“Is there a reason why the uniforms are all white?” asked Carla Hutchinson, as Coach Dan fastened the zipper in the back of Kassandra’s uniform.
“Tradition, more than anything,” he said. “It goes back to the days when fencing turned into a scored competition, instead of a blood sport. Back then there were foils with these little prongs at the end of them,” he said, holding up the tip of a foil to Carla, dabbing the plastic tip to help her visualize where the prongs sat. “They’d dip a piece of cotton in red paint, and put it at the end of the foil, where the prongs held it in place. When you hit your opponent — if I may,” he said, pointing his foil gently in the direction of Carla, who nodded to allow Coach Dan to touch her with its tip ” — some of the red paint was suppossed to get on your opponent’s uniform. Back then, you were required to wear white uniforms to make it easier to see when you got hit. Now electric scoring’s eliminated the need for wearing white, but by the time that came around white uniforms had become a long-standing tradition that nobody was willing to challenge.”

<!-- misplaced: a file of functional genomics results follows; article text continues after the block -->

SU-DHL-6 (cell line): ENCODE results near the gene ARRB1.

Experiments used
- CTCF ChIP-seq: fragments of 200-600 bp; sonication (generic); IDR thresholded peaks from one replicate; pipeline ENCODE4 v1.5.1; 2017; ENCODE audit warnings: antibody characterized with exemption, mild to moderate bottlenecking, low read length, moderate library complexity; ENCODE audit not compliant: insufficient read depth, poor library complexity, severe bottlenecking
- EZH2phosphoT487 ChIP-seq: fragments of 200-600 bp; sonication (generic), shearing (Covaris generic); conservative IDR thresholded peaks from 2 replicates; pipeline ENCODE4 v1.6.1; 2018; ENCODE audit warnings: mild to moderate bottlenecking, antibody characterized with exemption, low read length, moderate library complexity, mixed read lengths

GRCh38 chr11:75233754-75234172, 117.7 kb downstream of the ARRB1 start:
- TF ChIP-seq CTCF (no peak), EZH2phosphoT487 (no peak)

Carla’s eyes widened. “How interesting!”
“Of course, some guys figured out they could coat their uniforms to repel paint — that was fencing’s first cheating scandal.”